1. Raichle, M. E., and Gusnard, D. A. (2002). Appraising the Brain’s Energy budget. Proceedings of the National Academy of Sciences, 99 (16), 10237-10239
  2. Tortora, G.J. and Derrickson, B.H., 2018. Principles of Anatomy and Physiology. John Wiley & Sons
  3. British Dietetic Association. (2019). Malnutrition: Food Fact Sheet. BDA. Available from [Accessed August 2021]
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  10. Wardlaw, J. M., Valdés-Hernández, M. C. and Muñoz-Maniega, S. (2015). What are White Matter Hyperintensities Made of? Journal of the American Heart Association, 4 (6), e001140.
  11. Titova, O. E., Hjorth, O. C., Schiöth, H. B. and Brooks, S. J. (2013). Anorexia Nervosa is Linked to Reduced Brain Structure in Reward and Somatosensory Regions: a Meta-Analysis of VBM Studies. BMC Psychiatry, 13, 110.
  12. Mainz V, Schulte-Ruther M, Fink GR, Herpertz-Dahlmann B, Konrad K. Structural brain abnormalities in adolescent anorexia nervosa before and after weight recovery and associated hormonal changes. Psychosom Med 2012, 74(6):574–582.
  13. Berridge, K.C. (2007). Brain Reward Systems for Food Incentives and Hedonics in Normal Appetite and Eating Disorders. In Appetite and Body Weight (pp. 191-II). Academic Press.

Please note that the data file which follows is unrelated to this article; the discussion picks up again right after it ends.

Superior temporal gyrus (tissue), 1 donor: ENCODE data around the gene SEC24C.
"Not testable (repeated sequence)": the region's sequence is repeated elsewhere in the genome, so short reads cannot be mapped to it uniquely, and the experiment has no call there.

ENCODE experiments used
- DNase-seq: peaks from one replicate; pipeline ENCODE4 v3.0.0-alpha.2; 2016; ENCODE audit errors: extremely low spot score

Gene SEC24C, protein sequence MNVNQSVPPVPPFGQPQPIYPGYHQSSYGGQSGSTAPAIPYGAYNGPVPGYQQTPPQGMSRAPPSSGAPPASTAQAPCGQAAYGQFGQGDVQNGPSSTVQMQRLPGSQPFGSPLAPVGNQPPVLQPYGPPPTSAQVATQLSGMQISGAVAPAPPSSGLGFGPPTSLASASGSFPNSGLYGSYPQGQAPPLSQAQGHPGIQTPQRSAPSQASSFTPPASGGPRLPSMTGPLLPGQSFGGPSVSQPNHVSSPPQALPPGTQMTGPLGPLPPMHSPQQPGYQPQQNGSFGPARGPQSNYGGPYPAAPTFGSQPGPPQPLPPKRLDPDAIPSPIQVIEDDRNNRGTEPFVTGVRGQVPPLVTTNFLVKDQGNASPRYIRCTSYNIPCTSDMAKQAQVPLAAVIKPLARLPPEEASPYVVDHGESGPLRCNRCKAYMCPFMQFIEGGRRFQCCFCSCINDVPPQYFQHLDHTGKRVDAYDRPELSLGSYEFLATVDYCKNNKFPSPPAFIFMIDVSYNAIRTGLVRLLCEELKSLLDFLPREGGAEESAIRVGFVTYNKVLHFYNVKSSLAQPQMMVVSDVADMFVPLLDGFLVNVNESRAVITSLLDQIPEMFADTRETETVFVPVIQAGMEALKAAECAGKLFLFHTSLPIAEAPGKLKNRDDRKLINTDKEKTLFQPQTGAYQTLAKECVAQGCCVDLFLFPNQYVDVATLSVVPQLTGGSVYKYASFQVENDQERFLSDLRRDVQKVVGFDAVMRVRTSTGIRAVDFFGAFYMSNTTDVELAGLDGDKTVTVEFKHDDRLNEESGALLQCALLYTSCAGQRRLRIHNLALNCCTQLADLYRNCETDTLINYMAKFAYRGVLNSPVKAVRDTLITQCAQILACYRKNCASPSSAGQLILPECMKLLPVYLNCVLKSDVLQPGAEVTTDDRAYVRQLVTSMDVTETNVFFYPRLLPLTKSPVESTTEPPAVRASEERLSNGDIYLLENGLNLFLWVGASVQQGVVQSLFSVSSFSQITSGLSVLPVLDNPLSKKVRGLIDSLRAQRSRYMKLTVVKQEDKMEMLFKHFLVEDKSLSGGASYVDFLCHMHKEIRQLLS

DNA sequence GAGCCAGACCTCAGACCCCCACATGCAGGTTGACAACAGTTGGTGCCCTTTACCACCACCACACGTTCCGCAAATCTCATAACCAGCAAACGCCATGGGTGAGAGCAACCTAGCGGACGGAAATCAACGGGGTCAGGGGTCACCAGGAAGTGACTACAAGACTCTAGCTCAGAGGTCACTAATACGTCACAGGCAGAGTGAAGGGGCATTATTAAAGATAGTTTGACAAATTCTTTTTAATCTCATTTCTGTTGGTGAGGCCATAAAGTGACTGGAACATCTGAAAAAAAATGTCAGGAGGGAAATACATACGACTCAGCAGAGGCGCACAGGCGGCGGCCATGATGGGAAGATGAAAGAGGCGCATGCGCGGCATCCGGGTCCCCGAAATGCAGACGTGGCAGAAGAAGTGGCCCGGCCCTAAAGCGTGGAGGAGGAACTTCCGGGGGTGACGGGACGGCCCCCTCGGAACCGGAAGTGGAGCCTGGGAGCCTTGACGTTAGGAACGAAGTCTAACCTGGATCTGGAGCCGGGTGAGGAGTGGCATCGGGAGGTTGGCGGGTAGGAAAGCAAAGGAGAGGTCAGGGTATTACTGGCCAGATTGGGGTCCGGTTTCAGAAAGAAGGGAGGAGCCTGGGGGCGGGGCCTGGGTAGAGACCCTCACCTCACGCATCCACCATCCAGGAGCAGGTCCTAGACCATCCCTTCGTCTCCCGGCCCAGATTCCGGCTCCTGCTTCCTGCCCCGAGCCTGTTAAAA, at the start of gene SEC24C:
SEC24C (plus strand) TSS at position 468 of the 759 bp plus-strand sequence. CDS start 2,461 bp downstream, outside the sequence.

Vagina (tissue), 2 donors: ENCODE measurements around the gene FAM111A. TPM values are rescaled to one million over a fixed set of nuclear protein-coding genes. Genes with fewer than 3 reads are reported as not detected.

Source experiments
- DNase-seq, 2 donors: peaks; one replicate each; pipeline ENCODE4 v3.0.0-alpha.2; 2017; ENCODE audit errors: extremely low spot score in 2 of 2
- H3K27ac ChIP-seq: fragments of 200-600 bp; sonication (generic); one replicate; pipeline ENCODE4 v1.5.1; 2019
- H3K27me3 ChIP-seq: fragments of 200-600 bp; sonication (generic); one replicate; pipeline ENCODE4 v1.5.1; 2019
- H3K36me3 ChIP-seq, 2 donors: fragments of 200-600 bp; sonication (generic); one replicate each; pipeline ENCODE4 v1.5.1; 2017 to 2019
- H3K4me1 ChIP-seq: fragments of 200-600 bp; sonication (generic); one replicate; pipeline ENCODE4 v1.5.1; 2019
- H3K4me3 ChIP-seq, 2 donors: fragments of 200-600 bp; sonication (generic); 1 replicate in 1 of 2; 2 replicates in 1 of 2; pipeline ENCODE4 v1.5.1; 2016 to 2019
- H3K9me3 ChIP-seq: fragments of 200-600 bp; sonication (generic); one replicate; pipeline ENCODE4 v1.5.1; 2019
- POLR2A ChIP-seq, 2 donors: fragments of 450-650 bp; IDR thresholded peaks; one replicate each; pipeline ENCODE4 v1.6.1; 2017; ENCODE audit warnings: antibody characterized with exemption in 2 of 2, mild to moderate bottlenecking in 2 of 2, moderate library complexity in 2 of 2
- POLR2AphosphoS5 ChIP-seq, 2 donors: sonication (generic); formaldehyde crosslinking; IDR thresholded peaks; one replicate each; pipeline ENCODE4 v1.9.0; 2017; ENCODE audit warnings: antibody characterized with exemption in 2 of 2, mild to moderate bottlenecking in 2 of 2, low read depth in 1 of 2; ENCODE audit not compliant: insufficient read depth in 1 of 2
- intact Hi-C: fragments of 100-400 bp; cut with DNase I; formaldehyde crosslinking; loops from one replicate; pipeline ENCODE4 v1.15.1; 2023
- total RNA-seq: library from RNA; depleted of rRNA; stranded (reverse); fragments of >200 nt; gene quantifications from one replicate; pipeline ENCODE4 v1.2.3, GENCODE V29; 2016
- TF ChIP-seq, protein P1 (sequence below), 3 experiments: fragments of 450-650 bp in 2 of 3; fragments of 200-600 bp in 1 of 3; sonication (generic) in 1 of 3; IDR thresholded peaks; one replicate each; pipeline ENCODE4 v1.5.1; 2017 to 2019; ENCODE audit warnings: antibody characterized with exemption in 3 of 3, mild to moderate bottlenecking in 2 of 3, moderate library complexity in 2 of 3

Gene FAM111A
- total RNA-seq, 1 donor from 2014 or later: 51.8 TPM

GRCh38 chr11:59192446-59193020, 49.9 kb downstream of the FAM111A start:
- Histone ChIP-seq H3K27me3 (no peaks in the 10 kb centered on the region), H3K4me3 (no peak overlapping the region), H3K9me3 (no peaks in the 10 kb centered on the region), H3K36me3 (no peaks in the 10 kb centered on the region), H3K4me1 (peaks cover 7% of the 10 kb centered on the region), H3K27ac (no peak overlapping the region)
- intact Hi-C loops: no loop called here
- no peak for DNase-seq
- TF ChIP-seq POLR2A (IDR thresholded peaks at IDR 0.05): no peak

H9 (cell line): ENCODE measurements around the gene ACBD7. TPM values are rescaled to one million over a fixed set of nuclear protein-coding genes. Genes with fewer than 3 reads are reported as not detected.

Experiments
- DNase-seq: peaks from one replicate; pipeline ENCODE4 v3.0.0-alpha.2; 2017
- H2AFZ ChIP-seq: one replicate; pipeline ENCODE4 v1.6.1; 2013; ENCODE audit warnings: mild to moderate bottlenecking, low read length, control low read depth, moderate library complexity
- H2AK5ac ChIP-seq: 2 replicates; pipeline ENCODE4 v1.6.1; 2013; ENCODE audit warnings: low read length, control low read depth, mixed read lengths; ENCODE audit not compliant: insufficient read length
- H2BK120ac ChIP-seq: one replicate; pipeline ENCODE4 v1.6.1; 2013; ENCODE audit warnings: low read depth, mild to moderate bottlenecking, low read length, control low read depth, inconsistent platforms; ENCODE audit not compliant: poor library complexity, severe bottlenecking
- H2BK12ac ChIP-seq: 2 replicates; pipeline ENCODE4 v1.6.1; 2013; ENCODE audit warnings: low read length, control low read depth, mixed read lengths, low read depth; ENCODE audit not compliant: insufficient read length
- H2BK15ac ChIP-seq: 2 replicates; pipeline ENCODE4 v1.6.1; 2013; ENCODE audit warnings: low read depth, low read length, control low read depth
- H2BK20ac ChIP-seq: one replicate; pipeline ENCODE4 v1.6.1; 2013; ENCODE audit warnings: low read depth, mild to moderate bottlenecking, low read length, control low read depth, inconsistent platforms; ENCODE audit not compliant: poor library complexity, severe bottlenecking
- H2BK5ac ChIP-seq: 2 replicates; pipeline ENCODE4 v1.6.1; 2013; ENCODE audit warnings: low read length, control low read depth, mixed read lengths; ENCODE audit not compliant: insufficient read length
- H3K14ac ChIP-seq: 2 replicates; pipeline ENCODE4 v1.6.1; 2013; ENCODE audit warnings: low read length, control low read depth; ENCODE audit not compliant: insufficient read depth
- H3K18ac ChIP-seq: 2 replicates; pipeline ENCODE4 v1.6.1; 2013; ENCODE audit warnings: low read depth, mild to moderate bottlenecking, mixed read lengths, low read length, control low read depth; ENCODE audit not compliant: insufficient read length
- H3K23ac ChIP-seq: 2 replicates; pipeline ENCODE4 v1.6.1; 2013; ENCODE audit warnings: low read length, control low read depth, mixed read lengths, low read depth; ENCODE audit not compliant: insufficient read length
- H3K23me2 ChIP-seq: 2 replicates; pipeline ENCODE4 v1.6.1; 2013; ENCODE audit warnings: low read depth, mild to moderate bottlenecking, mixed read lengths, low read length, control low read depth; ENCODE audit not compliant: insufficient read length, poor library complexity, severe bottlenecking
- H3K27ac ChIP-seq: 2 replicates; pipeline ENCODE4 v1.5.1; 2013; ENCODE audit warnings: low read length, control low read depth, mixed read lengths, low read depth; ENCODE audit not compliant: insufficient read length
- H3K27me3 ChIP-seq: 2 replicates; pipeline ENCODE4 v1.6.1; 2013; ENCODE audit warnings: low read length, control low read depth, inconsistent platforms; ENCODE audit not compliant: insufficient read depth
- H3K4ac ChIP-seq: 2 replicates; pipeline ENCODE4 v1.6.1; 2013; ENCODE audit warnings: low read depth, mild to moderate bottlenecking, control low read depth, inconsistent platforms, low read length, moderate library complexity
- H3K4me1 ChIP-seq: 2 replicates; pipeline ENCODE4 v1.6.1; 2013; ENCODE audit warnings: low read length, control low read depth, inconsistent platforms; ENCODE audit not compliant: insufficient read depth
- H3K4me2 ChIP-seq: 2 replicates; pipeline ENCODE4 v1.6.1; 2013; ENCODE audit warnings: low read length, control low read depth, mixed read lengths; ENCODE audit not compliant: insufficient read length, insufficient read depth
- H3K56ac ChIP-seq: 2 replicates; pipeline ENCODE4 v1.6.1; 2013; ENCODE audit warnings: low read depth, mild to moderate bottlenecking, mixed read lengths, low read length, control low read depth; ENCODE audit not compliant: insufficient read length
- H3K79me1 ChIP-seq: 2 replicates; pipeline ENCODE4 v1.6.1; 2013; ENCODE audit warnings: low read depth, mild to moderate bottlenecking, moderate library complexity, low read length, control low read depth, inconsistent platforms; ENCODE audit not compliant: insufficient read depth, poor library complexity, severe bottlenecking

14. Wise, R. A. (2006). Role of Brain Dopamine in Food Reward and Reinforcement. Philosophical Transactions of the Royal Society B, 361 (1471), 1149-1158. 
  15. Alonso-Alonso, M., Woods, S. C., Pelchat, M., Grigson, P. S., Stice, E., Farooqi, S., Khoo, C. S., Mattes, R. D., Beauchamp, G. K. (2015). Food Reward System: Current Perspective and Future Research Needs. Nutrition Reviews, 73 (5), 296-307.
  16. Peuhkuri, K., Sihvola, N., and Korpela, Ri. (2011). Dietary Proteins and Food-Related Reward Systems. Food Nutrition Research, 55.
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  18. Spencer, S. J., Korosi, A., Layé, S., Shukitt-Hale, B. and Barrientos, R. M. (2017). Food for Thought: How Nutrition Impacts Cognition and Emotion. NPJ Science of Food, 1, 7.